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Case law: Clarity for organisations on responding to subject access requests under data protection law

Organisations considering how much effort to put into responding to a 'subject access request', including any human involvement and whether they need to supply documents as well as information, will benefit from recent Court of Appeal guidance.

Legal Alert

This update was published in Legal Alert - May 2017

Legal Alert is a monthly checklist from Atom Content Marketing highlighting new and pending laws, regulations, codes of practice and rulings that could have an impact on your business.

UK data protection law allows an individual to ask an organisation to disclose personal data it holds on the individual, although there are circumstances in which the organisation can refuse to comply. Such requests are called 'subject access requests' (SARs).

One exception is that organisations need not comply with a subject access request if it would involve 'disproportionate' effort. In a recent ruling, the Court of Appeal said this would rarely apply. It also said that organisations receiving SARs may not refuse to comply solely on grounds that the personal data provided could be used against them in potential or actual legal proceedings.

However, in two more recent rulings in which the Court of Appeal (CA) found that neighbours and a former employer respectively had complied adequately with SARs served on them, the CA qualified its statements.

The CA said the purpose of a SAR is to find out what information an organisation holds about the individual, not obtain copies of, or otherwise access, the documents the information is in. As long as the organisation receiving the SAR provides the personal data that it holds, it need not provide the actual documents the personal data is in.

This can significantly reduce the value to an individual involved in a legal dispute with an organisation of making a SAR, as they may not necessarily see any of the organisation's documents.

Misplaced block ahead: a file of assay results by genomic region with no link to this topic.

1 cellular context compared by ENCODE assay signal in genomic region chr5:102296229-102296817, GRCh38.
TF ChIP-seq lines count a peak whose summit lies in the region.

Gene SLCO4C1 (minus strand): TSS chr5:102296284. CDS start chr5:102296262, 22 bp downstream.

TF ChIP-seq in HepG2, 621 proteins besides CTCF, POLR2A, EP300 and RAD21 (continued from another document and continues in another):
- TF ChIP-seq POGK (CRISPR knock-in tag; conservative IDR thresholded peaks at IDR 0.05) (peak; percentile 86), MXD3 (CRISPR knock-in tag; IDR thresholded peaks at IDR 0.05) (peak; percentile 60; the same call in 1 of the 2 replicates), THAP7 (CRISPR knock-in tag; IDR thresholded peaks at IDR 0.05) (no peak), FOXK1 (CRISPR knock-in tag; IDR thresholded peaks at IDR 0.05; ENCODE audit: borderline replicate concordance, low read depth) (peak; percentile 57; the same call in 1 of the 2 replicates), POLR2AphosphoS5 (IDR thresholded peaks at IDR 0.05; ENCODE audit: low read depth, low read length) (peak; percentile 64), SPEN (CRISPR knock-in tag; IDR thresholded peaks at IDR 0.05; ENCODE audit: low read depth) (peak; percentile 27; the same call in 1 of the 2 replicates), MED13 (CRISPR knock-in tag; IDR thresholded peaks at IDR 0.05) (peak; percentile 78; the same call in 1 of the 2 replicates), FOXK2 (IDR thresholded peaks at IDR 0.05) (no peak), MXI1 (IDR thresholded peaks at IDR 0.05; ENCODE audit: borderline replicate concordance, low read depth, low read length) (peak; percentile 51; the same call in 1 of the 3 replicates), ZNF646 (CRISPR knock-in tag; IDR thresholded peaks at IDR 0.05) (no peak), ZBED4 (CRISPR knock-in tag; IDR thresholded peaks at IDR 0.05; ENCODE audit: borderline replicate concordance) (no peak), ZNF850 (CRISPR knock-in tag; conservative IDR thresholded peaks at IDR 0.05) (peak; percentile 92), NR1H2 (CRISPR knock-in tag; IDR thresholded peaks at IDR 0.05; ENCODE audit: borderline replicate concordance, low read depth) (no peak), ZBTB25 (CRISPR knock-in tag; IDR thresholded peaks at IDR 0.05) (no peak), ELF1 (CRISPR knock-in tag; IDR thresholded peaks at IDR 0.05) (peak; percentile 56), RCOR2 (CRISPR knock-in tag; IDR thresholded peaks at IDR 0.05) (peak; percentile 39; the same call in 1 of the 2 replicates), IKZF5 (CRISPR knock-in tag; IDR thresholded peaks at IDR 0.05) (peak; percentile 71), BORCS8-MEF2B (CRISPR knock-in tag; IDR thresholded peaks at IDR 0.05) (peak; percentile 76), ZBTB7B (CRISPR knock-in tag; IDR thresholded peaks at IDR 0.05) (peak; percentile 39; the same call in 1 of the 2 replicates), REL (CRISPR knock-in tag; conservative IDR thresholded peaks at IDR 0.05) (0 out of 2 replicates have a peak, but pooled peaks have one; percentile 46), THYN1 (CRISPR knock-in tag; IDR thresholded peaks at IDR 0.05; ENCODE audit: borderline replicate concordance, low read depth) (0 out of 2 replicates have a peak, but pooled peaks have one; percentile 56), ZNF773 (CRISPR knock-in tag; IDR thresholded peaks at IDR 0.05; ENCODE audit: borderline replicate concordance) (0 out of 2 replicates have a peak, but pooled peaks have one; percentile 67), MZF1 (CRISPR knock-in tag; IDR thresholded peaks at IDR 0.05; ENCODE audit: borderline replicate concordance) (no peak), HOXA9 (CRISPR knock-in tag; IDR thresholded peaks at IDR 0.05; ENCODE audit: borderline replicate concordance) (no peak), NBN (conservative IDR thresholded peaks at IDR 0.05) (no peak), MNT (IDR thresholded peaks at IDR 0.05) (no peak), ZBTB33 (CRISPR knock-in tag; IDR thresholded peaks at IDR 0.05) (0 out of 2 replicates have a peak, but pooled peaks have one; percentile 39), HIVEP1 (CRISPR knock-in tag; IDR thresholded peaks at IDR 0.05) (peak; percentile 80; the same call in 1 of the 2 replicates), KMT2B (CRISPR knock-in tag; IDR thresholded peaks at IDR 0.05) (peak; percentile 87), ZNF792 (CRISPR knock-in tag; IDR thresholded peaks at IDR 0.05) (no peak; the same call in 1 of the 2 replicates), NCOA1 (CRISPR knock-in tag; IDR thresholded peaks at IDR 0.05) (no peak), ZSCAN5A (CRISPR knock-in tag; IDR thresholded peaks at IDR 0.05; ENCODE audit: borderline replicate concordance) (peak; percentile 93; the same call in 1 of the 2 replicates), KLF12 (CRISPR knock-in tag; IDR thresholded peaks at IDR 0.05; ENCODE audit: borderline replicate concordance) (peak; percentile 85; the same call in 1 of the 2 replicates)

The CA also gave useful guidance on the proportionality test, saying that the underlying assumption in data protection law is that personal data is accessible 'at the touch of a few buttons', but that this was generally not so.

The CA said:

  • An organisation could not use the proportionality test to refuse to comply with a SAR, but it could use it to justify a limit to the work it put in to respond to it. The fact that a more extensive search might have produced further personal data did not, of itself, mean that the first search was inadequate. Where there were many or complex documents, the court suggested the organisation discuss with the individual giving the SAR the parameters it planned to use when making its search
  • When assessing the work needed to respond to a SAR, it was relevant that automated searches inevitably required human involvement to identify whether, for instance, the personal data fell within an exception to data protection law so it did not have to be disclosed, or was protected under legal professional privilege. The CA suggested keeping a record of time spent on each SAR as evidence of the proportionality of the organisation's responses

The CA also set out questions to consider when deciding whether to order compliance, or further comply, with a SAR - including:

  • Can the information be obtained in other, more appropriate ways, such as 'discovery' (disclosure of relevant documents in legal proceedings)?
  • Is the SAR an abuse of rights, for example, are the relevant legal proceedings an abuse of process, such as being brought solely to create trouble for the organisation?
  • Is the real purpose of the SAR to see documents rather than find out which personal data is held? If the personal data would be of no real value, it is likely the real motive is to obtain sight of documents
  • Does the individual already have the information it seeks?
  • Did the individual create or receive the relevant document?

Operative date

  • Now

Recommendation

  • Organisations receiving a subject access request under data protection law should consider how much effort they need to put into responding to it, including any human involvement, and whether they need to supply documents as well as information

Case ref: Ittihadieh v 5-11 Cheyne Gardens [2017] EWCA Civ 121 and Deer v University of Oxford [2015] EWCA Civ 52

Disclaimer: This article from Atom Content Marketing is for general guidance only, for businesses in the United Kingdom governed by the laws of England. Atom Content Marketing, expert contributors and ICAEW (as distributor) disclaim all liability for any errors or omissions.